In lieu of an abstract, here is a brief excerpt of the content:

Reviewed by:
  • MOJO WORKIN’: The Old African American Hoodoo System by Katrina Hazzard-Donald
  • John P. McCarthy
MOJO WORKIN’: The Old African American Hoodoo System. By Katrina Hazzard-Donald. Urbana: University of Illinois Press. 2013.

Hoodoo is the African-American system of spiritual practice based in the curative and protective power of roots, herbs, and other natural materials. Katrina Hazzard-Donald, also the author of Jookin’: The Rise of Social Dance Formations in African American Culture (1990), traces the history of Hoodoo from its African origins through the course of trends and events in America that had significant effects on developments in African-American culture, including spirituality and religion.

Hazzard-Donald argues that Hoodoo was originally a coherent religion based in pan-African traditions and preserved through the oral traditions of the enslaved brought to the New World. It gradually came to syncretize the spirituality of African Gods with the Protestant Christianity the enslaved encountered here. Voodoo and Santeria, in contrast, are the result of syncretism with Roman Catholicism.

Over the course of the antebellum era, Hoodoo was transformed into what Hazzard-Donald calls “old tradition black belt Hoodoo,” a folk system of spiritual belief, medicine, and control. A “golden age” of the practice came with slavery’s end. Hoodoo practice had three distinct centers or clusters in the deep South. From these a more nationalized, homogenized form of the faith developed gradually after Emancipation as recently freed African Americans were able to move to southern urban areas and to the industrial north. In the twentieth century, however, Hoodoo became “marketeered” and a debased form arose. These later, commercially marketed forms relied upon traveling salespeople and mail-order distributors who also sold a range of other products targeted at African-American consumers. The Hoodoo elements were often modified and even completely fabricated by outsiders, while authentic Hoodoo became a hidden system, operating almost exclusively among African Americans in a spiritual underground.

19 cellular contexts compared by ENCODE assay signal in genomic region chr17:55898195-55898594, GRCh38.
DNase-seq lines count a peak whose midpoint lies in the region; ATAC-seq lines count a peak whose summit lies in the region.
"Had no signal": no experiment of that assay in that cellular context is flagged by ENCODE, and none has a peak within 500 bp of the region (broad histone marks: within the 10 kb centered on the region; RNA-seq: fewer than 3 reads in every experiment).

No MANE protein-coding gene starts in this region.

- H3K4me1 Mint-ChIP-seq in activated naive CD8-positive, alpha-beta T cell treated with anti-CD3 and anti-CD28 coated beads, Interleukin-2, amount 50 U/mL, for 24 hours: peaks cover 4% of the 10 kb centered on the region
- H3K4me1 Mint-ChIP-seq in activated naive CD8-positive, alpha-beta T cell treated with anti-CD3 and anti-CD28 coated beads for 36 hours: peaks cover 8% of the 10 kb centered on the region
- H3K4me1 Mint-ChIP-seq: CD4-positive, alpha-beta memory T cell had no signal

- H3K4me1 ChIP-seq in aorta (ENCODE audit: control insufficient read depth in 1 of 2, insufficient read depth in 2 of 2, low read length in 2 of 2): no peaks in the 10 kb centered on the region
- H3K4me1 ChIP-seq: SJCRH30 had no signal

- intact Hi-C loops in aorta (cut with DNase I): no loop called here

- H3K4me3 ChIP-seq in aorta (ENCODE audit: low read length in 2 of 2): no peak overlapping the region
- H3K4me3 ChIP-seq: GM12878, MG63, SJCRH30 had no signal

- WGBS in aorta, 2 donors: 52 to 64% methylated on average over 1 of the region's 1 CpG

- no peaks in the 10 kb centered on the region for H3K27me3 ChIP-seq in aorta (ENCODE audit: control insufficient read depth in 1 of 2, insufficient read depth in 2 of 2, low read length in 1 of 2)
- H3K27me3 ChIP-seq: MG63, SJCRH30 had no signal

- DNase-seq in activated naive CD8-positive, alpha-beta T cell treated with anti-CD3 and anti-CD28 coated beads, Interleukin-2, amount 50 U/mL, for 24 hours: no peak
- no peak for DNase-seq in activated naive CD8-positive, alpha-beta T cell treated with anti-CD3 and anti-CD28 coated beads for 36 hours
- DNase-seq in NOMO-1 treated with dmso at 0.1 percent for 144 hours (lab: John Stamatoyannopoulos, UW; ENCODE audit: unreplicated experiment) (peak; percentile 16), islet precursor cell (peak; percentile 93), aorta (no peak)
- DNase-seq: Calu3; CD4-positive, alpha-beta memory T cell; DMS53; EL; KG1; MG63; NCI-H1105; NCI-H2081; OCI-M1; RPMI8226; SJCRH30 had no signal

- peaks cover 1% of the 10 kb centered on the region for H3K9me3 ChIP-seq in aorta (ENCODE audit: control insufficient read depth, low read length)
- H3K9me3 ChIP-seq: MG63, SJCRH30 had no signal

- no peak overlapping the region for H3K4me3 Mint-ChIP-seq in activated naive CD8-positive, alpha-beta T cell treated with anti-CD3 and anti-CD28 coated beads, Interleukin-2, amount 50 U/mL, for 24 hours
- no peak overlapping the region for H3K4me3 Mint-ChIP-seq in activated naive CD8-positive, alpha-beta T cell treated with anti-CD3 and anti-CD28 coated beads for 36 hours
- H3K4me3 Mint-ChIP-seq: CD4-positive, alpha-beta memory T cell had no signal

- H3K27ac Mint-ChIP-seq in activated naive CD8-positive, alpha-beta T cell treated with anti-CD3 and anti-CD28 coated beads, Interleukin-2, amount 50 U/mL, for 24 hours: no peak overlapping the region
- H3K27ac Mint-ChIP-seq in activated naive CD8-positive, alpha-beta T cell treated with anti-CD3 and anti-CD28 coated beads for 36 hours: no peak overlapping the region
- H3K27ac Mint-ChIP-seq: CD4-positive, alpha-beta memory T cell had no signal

Commercial products took the place of herbs and other natural materials, and traditional beliefs were exploited to sell lucky charms, gambling aids, etc. As these Hoodoo goods began to become mass marketed, root workers, conjure men, and [End Page 147] midwifes (including female healers/spiritual workers) were supplanted by retailers selling mass-produced goods lacking religious tradition and sacred content.

In post–World War II America, Hoodoo came to be viewed by many African Americans as incompatible with integration and upward mobility, while at the same time those who wished to practice the tradition were hindered by lack of access to both traditional supplies and practitioners. Hoodoo faith and traditions survive in certain African American churches and through oral transmission that have maintained the old “black belt” style of Hoodoo. As some of the children and grandchildren of old tradition workers entered medical and related careers, Hoodoo beliefs became integrated into health care practice with the application of naturopathic cures as well as spiritually-based mental health and midwife practices.

Hazzard-Donald’s formulation of Hoodoo’s evolution represents a new chronology for its study and transformation over time. It’s a valuable contribution to the growing number of volumes concerned with African-based traditional spiritual beliefs in the New World such as Jeffery E Anderson’s Conjure in African American Society (2005) and Yvonne P. Chireau’s Black Magic: Religion and the African American Conjuring Tradition (2003).

John P. McCarthy
Delaware State Parks


Additional Information

Print ISSN
pp. 147-148
Launched on MUSE
Open Access
Back To Top

This website uses cookies to ensure you get the best experience on our website. Without cookies your experience may not be seamless.